Insolvency Service recovers £413m from Carillion; PPF dividend still unknown

The Pension Protection Fund (PPF) is still unclear of the amount it will receive from the liquidation of Carillion, despite realisations totalling £413m at the end of 2018, the Insolvency Service (IS) has said.

In a letter to Joint Committee chairs Frank Field and Rachel Reeves, the IS official receiver, David Chapman, said that it is “too early” to tell how much will be paid to the PPF as it depends on the outcome of future recoveries, expected to be around £50m, as well as the level of creditor claims that are received from other entities.

Also delivering an update to the Committee, PPF CEO, Oliver Morley, said that there had been “no material change” on the funding position of Carillion’s 13 defined benefit schemes, which had a combined aggregate deficit of around £800m.

Morley added that the shortfall will only definitively be known once the assessment periods for each scheme has been completed, expected at the end of the year.

The PPF said that its “current working assumption” is that not all of the schemes will transfer to the lifeboat, but on the information it has received realisations will be “relatively small” compared to the amount owed by the schemes.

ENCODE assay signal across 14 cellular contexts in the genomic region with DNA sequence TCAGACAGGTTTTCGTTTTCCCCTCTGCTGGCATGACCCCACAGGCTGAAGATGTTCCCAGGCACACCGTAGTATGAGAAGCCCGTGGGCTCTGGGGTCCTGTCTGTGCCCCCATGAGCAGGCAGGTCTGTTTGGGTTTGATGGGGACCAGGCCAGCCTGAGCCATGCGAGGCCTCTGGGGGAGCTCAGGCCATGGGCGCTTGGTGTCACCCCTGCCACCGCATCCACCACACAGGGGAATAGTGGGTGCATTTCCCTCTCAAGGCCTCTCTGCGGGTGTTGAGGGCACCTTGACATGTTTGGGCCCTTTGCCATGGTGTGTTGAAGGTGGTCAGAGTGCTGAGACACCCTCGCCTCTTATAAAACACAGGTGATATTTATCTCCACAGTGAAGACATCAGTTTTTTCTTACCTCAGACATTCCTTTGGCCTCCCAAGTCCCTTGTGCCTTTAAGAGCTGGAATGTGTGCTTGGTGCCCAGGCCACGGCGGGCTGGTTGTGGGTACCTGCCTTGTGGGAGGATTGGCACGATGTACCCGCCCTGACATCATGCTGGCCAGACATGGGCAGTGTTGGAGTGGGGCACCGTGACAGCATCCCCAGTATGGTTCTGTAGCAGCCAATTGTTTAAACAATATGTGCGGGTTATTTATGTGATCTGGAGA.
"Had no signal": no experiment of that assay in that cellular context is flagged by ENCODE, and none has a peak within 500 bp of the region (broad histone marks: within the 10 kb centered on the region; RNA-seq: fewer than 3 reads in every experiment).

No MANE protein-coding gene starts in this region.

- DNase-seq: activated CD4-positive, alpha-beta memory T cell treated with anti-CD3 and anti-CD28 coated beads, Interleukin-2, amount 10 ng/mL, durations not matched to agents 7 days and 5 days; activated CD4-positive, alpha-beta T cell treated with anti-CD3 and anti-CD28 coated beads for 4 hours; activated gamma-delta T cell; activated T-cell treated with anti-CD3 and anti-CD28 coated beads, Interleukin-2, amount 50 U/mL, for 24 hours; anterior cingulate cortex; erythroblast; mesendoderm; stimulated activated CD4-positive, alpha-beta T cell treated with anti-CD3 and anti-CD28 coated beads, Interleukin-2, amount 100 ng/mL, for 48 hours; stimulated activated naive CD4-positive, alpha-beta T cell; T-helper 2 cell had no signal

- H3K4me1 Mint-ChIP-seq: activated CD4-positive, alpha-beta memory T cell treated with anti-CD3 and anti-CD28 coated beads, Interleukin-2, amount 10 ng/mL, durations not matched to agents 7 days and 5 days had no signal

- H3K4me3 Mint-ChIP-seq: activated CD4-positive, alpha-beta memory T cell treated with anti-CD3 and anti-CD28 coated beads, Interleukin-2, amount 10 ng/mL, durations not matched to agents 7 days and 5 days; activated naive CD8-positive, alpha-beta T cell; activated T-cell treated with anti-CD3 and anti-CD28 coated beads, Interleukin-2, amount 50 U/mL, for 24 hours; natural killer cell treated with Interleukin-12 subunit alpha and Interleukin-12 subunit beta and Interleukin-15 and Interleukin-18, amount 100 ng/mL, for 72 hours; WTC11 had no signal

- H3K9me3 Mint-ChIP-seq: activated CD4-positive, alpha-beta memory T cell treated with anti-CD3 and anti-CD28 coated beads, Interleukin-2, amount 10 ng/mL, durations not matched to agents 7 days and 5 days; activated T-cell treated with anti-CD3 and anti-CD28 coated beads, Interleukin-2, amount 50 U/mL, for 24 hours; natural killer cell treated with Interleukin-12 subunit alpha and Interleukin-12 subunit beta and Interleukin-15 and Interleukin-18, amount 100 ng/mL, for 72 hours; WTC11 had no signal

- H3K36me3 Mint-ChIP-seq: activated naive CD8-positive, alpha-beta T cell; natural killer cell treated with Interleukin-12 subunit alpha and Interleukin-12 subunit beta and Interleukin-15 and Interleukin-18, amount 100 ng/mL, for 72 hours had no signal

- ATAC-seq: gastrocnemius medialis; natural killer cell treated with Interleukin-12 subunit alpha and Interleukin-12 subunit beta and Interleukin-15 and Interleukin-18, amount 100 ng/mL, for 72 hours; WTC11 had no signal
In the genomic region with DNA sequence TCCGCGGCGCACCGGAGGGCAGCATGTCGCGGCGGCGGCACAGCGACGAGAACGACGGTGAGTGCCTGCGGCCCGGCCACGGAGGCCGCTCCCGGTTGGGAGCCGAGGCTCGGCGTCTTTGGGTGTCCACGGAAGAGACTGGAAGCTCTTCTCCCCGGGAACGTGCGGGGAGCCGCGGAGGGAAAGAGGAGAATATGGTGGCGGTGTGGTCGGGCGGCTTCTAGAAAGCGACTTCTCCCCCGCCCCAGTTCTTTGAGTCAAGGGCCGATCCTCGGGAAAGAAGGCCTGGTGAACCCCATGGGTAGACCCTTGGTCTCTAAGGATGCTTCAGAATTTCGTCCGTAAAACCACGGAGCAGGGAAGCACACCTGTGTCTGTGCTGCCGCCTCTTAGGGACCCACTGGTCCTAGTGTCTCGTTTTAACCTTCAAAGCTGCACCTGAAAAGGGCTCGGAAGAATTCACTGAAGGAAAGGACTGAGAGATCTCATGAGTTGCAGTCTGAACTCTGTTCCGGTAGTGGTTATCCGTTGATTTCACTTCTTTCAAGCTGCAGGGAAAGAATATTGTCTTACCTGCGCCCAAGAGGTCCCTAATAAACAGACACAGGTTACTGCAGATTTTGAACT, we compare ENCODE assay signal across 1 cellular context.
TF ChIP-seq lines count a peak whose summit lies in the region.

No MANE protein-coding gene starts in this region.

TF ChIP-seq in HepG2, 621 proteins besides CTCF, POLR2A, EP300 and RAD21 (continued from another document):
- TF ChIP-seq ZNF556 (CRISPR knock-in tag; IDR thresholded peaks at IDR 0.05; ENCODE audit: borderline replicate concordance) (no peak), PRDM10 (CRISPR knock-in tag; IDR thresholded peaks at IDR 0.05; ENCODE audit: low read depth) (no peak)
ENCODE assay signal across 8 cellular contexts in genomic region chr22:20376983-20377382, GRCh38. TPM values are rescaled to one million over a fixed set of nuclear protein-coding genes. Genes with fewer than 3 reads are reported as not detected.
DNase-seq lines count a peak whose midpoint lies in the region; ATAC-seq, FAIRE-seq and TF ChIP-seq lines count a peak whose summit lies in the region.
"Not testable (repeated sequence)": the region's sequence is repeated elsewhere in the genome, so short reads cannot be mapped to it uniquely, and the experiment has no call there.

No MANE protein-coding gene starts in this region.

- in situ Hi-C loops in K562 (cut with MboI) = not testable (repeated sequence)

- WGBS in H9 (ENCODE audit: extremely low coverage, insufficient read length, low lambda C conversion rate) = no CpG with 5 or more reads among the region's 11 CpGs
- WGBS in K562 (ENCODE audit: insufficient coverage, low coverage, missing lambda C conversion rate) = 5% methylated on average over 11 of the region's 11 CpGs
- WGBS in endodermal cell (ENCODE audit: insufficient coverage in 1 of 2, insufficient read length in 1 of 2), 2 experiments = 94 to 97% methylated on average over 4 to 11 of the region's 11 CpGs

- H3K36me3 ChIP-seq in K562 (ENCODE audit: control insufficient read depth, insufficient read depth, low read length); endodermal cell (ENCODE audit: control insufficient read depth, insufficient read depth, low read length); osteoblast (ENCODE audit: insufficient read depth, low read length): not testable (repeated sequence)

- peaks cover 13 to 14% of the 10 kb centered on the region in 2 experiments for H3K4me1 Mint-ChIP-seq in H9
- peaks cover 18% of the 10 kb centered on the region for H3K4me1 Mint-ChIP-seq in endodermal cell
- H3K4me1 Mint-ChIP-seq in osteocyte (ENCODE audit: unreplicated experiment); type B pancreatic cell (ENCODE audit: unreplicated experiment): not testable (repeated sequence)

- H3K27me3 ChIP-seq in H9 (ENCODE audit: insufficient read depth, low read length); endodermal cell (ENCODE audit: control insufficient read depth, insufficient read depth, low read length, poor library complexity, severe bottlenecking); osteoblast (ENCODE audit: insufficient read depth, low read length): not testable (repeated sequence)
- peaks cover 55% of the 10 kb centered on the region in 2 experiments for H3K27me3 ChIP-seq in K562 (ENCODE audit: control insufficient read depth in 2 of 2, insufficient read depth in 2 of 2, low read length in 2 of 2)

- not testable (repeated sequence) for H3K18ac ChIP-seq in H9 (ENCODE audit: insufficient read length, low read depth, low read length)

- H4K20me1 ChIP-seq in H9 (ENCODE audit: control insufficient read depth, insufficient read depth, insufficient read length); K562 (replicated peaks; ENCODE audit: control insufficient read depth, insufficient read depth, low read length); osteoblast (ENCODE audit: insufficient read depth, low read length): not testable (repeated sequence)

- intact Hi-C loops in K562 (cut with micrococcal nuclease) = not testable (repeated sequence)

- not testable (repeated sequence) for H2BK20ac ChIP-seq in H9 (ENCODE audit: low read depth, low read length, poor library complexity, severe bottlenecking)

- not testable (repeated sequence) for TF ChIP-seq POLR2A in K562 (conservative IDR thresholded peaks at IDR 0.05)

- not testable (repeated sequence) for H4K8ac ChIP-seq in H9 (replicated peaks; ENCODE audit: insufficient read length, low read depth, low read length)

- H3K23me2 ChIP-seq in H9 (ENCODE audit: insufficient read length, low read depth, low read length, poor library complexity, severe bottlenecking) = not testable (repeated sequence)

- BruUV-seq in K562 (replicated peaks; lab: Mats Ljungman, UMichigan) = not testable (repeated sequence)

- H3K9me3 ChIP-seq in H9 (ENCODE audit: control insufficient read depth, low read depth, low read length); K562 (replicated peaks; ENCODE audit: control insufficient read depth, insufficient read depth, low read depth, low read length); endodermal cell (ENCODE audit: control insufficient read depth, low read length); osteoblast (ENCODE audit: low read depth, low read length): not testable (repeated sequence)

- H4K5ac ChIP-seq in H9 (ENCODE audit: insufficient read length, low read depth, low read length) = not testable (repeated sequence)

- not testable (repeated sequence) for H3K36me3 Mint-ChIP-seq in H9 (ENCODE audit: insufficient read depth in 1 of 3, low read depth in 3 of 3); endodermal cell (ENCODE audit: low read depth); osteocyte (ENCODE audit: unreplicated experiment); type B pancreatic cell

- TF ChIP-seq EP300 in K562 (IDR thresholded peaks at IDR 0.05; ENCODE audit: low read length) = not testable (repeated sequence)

Furthermore, Field criticised the IS’ defence of the current system of corporate governance, specifically on the framework around directorial misconduct disqualification, after its CEO Sarah Albon also wrote to the Joint Committee.

Field said: “And so the gravy train grinds on. A year since Carillion’s collapse, four since BHS, and still nothing to stop greedy, ruthless or just complacent directors taking a one way bet with the livelihoods and pensions of their workers, with their small business suppliers and with the UK taxpayer.”

According to Chapman, PwC’s fees for acting as special managers for the calendar year is estimated in the region of £44.2m, with its total expected bill to reach £72m.

“In this they are ably assisted by a merry little band of advisers and auditors, conflicted at every turn and with every incentive to milk the cash cow dry – right down to re-appearing as butcher to flog off the collapsed remains for a hefty cut, as PwC did in this case,” Field added.

Despite this, Chapman said that PwC's fees are lower than the £148m first anticipated by the National Audit Office, while its recoveries have been “higher than had been anticipated”.

In December, Pensions Age reported that six of the UK’s largest contracting firms, some with leading government contracts, have a combined pensions deficit of £730.2m, according to their financial reports.

In January, new proposals in a consultation launched by the Ministry of Housing, Communities and Local Government, would mean that public sector workers will have the option to remain in the Local Government Pension Scheme (LGPS) in the event their job is outsourced, a move which could safe-guard thousands from losing their pension pots in cases such as Carillion.

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